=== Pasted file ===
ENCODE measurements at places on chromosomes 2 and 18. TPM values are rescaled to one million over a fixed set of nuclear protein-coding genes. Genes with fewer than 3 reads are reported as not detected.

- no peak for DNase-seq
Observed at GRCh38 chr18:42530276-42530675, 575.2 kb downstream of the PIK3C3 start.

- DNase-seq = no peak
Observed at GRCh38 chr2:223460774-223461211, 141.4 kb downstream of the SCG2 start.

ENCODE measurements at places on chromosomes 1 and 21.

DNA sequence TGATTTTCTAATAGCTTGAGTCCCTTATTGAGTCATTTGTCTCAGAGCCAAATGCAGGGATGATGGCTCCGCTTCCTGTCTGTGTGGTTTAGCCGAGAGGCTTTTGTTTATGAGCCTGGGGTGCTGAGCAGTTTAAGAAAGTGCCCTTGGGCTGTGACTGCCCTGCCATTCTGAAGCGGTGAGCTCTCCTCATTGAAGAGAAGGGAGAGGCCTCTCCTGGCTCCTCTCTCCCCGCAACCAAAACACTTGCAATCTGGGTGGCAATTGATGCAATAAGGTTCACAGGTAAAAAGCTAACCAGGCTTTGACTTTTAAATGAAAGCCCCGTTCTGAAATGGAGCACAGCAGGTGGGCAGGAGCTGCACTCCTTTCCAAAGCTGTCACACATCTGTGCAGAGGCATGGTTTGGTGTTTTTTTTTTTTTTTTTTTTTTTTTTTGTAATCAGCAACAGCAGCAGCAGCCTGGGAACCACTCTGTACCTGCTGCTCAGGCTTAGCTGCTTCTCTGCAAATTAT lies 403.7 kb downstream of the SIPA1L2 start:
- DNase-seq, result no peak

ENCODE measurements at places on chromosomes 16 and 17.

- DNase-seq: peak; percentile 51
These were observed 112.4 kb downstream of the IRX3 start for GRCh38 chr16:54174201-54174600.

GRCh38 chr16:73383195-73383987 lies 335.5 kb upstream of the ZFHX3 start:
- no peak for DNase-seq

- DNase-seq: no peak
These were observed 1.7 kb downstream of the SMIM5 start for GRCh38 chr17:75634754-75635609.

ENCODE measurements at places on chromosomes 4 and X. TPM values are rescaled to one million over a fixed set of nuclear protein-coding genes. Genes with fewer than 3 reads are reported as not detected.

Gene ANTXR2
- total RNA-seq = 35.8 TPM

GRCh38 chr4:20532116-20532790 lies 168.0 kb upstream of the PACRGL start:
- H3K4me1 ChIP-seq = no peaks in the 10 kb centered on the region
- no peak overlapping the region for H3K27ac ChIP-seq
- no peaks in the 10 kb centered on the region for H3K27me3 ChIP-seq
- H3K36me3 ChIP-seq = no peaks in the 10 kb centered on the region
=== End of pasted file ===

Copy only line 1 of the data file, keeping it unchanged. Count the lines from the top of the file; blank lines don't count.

ENCODE measurements at places on chromosomes 2 and 18. TPM values are rescaled to one million over a fixed set of nuclear protein-coding genes. Genes with fewer than 3 reads are reported as not detected.